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Thyme Uses

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Thyme UsesThyme Uses

While thyme is commonly used as a herbal spice for enhancing the taste of food, there are all kinds of wonderful thyme benefits in incorporating this herb for other uses. Natures Garden uses the benefits of our herbal cosmetic ingredients, to create all kinds of different bath and body products. One of these wonderfully herbal bath and body supplies is the Thyme Leaf, which has many benefits! Not only do many people enjoy the cosmetic effects of this herb, but it can be enjoyed in food and herbal medicines, too. Plus, some people find that the herb can provide a beneficial mood boost. So, check out this cosmetic blog to find out more great properties of the herb and all of the thyme uses for your products.

Thyme Uses: Growing Conditions Thyme Uses: Growing Conditions

Our herbal thyme, which is called Thymus vulgaris, is the most common variety of garden thyme. So, you’ve likely seen or tasted it before. This variety of thyme was originally a bushy shrub that was found throughout southern Europe in the western Mediterranean and southern Italy areas. These little shrubs have tiny leaves that are highly aromatic due to their classic scent. Plus, the plant produces either purple or pink flowers in the early summer season. Often, the leaves are what is used, but the thyme flowers can be incorporated into recipes, too.

Currently, there are many more people that grow thyme. So, it is quite common to find people growing their own herb gardens right at home. Plus, thyme is a pretty hardy plant that you can grow right at home. This herb prefers to have conditions that are hot and dry to those that are cool and damp. Also, make sure the plant gets a place in full sun. Since thyme grows more grows slowly from the seed, I’d suggest buying a plant that is already started. If you do start your plant from a seed, then you should make sure to give your thyme a month or so to establish itself before cutting. Once your plant is established you can snip a few stems and benefit from any of the thyme uses that you’d like.

Thyme Uses: Industrial Uses

Obviously, this wonderful herb didn’t get to be so popular without having some wonderful benefits. So, it is no surprise that herbal thyme has all kinds of benefits for your whole body. You can use this herb to create wonderful bath and body recipes that reduce skin issues and promote a healthy, rejuvenated body. Also, you can use this herb in natural remedies to promote health. Further, you can even use thyme to add some flavor to your dishes. There really are many thyme uses for your products and everyday life!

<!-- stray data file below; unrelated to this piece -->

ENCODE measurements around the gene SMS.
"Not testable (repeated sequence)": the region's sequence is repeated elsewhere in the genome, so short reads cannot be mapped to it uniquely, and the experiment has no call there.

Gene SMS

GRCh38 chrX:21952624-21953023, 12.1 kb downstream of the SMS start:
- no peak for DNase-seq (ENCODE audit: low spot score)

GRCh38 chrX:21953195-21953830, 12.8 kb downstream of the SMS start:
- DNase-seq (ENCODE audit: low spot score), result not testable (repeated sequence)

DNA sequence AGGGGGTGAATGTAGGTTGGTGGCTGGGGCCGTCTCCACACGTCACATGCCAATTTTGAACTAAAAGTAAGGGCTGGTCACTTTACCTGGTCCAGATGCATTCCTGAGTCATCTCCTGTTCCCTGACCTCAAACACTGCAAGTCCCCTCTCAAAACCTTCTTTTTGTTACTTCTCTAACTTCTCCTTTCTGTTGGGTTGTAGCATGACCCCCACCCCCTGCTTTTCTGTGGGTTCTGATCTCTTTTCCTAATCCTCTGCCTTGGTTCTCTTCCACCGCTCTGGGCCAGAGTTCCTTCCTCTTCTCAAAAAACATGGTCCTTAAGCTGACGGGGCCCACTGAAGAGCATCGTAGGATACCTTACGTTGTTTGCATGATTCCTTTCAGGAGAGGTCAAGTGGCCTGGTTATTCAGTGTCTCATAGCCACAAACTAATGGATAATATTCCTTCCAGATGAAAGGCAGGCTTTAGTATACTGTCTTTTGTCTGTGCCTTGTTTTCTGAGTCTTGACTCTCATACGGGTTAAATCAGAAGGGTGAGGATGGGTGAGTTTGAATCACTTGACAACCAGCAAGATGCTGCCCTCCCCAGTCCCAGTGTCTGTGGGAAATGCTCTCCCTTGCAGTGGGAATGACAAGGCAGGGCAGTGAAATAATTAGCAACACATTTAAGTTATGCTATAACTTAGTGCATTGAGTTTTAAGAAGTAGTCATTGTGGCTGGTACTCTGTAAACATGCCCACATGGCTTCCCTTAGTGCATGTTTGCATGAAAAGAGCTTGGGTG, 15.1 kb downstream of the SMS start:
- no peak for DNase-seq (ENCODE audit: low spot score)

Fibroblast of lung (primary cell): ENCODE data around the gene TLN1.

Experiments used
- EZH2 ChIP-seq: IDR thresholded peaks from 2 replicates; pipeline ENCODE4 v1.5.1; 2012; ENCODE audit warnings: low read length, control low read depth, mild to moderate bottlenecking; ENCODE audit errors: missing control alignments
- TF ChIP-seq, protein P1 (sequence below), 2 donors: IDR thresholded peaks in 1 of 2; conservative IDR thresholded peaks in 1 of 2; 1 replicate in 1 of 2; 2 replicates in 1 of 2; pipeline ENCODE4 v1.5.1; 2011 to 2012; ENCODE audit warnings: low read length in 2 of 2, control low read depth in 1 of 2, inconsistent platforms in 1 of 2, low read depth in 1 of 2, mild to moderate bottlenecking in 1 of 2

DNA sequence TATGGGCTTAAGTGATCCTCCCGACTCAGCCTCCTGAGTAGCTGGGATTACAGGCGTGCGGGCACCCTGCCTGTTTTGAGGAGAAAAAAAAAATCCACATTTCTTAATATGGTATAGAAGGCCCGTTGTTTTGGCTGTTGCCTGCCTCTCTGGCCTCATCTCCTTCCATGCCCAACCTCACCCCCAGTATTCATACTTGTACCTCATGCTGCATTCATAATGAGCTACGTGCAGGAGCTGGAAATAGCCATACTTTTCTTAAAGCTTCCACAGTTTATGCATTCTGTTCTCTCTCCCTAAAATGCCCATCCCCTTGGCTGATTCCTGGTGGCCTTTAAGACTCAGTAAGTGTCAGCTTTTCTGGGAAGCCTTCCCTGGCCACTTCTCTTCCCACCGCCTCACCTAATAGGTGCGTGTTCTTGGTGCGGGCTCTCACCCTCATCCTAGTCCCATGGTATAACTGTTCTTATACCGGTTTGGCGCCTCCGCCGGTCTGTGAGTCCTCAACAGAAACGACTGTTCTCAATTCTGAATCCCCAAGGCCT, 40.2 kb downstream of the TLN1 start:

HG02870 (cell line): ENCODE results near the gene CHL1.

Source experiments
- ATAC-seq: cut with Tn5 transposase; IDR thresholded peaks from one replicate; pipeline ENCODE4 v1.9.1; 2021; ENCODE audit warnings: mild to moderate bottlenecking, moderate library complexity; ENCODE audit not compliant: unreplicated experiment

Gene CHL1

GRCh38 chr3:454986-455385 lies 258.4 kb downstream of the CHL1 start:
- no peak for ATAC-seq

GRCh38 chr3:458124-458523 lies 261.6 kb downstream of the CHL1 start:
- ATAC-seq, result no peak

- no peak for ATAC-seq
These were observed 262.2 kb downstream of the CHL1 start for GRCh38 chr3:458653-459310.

Thyme Uses: Bath and Body ProductsThyme Uses: Bath and Body Products

Plus, you can use this wonderful cosmetic herb to create all kinds of wonderful bath and body products. This herb has beneficial properties that can be used to improve the health of your skin and hair. Plus, the antibacterial benefits of this herb are great for staying healthy and protecting yourself from various skin conditions. So, take a look at some of the benefits your products can gain from incorporating the thyme herb or infusing thyme into your handcrafted cosmetic recipes.

First, this lovely herb has been known to have antibacterial and antimicrobial properties that are perfect for reducing certain skin conditions. One condition that can benefit from thyme is acne, as the herb will fight the bacteria responsible for these break outs. Plus, the anti-inflammatory properties can help reduce acne, too. Additionally, this cosmetic herb has antifungal properties that are useful against Athlete’s Foot. So, this cosmetic herb would be perfect for creating creams and lotions to use on these conditions. Plus, people have found that this herb can be used to reduce soreness and muscle cramps. So, this would be perfect for creating different bath and body recipes that you can use to soak in the tub.

Also, you can use this herb to promote healthy hair growth. Using this herb in herbal shampoo and conditioner recipes will provide all sorts of wonderful benefits. First, thyme has been known to help increase circulation to the scalp and lead to better hair growth. Also, many people have found that this oil can be beneficial for reducing hair loss and thinning. Further, these herbal recipes would help remove dirt and bacteria from the scalp and prevent dandruff.

Thyme Uses: Natures Garden Sachet RecipeThyme Uses: Natures Garden Sachet Recipe

One recipe that we included this herb in is the Envelope Sachet Recipe. The aromatic herbs are perfect to create a refreshing blend that enhances the aroma of the Butterfly Meadows Fragrance Oil. The wonderful aroma of bright floral notes and refreshing herbal scents that are perfectly enhanced by the aromas of fresh thyme, rose petals, and chamomile flowers.